MEDIA: STRATEGY OF THE WEEK - Does Abbey's revolutionary fire need more fuel?

For all Abbey's claims to be novel, its media strategy so far isn't, Emma Barns says.

"Banking isn't good enough. Yet" the press ads claimed but the rebranded, revamped Abbey, revealed at the end of September, aims to change this.

Tracy Darwen, the managing director of Naked Communications, which has been brought in to add innovation and stretch the Abbey creative across different channels, says: "The principle of the campaign is to turn banking on its head and is about breaking convention. Other banks add complexity but Abbey is stripping down to become more accessible."

This is the idea that MindShare, Abbey's planning and buying agency, built its strategy on. Malcolm Russell, the business director at MindShare, says: "We looked at financial communications and saw that they make money more confusing. They are intrusive and, ultimately, boring."

Abbey's strategy is split into two phases this year. The first stage, with national TV and press ads, created by TBWA\London, acknowledges that banks get in the way, preventing customers having a relationship with their money.

The 40-second TV ad, launched on national terrestrial channels on 24 September, showed a crane descending on to a parade of shops and ripping a bank from its foundations. The bank is tipped upside down and replaced, accompanied by a voiceover announcing: "Something good is happening to banking."

The ad also introduced the strapline "Start a beautiful thing with money" and the four new Abbey colours, developed by Wolff Olins. Press ads supporting the TV were positioned in news and finance sections across all national papers. They used simple straplines to reflect Abbey's new philosophy of clarity.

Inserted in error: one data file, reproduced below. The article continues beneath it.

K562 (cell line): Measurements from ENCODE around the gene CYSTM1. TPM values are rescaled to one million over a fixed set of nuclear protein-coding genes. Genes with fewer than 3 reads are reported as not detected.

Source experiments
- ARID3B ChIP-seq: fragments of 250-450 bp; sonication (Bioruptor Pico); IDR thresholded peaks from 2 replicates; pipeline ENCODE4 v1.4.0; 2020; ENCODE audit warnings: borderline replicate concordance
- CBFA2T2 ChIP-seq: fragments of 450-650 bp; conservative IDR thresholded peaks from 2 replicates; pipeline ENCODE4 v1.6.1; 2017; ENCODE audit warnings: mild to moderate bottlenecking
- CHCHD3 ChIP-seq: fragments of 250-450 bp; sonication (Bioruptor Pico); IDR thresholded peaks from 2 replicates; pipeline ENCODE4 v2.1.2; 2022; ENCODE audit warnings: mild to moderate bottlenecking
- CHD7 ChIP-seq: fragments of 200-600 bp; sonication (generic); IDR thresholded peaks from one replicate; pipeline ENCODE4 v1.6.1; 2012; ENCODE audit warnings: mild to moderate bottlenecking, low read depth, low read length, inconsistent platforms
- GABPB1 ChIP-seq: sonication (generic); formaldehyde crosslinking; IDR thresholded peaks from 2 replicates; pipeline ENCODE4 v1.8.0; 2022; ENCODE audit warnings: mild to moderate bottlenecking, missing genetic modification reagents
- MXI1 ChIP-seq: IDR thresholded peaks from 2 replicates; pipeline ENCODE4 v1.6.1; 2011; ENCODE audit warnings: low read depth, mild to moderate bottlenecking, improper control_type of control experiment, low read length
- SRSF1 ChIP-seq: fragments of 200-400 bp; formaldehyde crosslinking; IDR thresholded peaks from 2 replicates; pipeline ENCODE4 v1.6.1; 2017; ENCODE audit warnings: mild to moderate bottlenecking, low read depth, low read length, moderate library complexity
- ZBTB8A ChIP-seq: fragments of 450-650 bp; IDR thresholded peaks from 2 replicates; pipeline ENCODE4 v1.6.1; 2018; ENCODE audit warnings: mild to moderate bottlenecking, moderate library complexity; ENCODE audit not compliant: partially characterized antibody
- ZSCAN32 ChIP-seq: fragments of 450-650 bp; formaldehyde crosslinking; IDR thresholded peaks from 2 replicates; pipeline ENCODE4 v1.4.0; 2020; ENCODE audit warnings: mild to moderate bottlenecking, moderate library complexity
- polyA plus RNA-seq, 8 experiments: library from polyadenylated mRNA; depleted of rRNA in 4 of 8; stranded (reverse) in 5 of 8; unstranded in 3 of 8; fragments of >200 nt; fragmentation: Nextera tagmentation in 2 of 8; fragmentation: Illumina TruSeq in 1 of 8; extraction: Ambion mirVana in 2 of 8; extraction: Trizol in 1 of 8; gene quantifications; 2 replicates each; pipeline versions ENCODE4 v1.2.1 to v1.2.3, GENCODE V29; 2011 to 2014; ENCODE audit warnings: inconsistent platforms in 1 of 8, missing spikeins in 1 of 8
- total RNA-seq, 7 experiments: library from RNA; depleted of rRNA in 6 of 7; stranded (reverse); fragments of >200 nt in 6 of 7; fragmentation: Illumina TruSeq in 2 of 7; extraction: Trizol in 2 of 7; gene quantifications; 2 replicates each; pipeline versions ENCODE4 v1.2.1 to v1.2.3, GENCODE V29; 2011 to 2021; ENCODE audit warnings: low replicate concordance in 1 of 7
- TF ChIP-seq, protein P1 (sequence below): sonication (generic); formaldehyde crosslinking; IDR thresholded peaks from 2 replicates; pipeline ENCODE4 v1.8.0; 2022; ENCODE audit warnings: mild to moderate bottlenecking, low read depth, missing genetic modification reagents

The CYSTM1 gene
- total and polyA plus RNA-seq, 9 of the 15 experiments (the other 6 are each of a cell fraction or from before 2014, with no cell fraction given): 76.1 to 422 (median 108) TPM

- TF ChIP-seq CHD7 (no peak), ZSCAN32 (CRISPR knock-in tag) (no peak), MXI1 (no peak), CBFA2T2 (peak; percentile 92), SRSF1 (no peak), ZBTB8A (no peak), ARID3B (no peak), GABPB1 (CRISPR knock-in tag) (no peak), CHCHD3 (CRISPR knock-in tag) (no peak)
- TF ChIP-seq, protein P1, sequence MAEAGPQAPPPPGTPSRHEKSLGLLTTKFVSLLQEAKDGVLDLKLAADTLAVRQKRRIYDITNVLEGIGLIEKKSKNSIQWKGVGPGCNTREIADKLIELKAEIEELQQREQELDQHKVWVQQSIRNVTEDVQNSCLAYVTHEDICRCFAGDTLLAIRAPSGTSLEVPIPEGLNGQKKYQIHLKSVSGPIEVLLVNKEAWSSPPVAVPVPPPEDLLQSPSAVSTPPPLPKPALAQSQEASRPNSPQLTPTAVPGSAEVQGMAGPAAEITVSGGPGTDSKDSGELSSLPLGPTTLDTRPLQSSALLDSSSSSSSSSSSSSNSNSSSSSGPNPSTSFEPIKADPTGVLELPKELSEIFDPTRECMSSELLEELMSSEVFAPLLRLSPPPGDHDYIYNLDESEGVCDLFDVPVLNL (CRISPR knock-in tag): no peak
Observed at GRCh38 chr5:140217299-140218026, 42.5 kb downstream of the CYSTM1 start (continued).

The use of traditional media channels in this phase casts doubt on MindShare's intentions to create an unconventional media strategy but Russell argues that, with Abbey's 18 million customers, the rebrand needs to achieve mass awareness before it can begin to get people more involved.

"There is definitely a place for traditional communications," he says.

Darwen agrees. "It is important to first establish the thought and then get people involved in it," she says.

The first stage also includes a national radio campaign with a 50-second spot that broke on 6 October. An online campaign, developed by Band & Brown Communications, TBWA\GGT and mOne, will break in the next few weeks and will include a "jargon buster" to help customers understand financial language.

Abbey's second phase is about making tangible changes to product offerings.

For example, Abbey's new catalogue, that includes all its account information, will be distributed via a partnership with Virgin Trains, negotiated by MindShare. "When you're sitting on the train, it's the perfect occasion to get to grips with your finances," Russell says.

Other product-led communications will occur throughout the year all aiming to be tangible, innovative and timely.

Naked Communications will be adding things to the mix. Its input will range from making the experience in the branch more interesting to tailoring Abbey's message to new customers. Darwen promises that we will see communications "from viral to partnerships moving on to ambient and guerrilla tactics".

Angus Porter, the customer director at Abbey, says: "Simplifying product ranges and communications is merely the beginning."

But so far it is hard to find evidence that the media approach has done much to turn financial communication on its head.

Client: Abbey

Media: TV, national press, online, PR and leaflets

Agencies: TBWA\London, Wolff Olins, MindShare, Naked Communications,

Band & Brown, TBWA\GGT, mOne

Media idea: Strip out complexity to make banking seem more accessible

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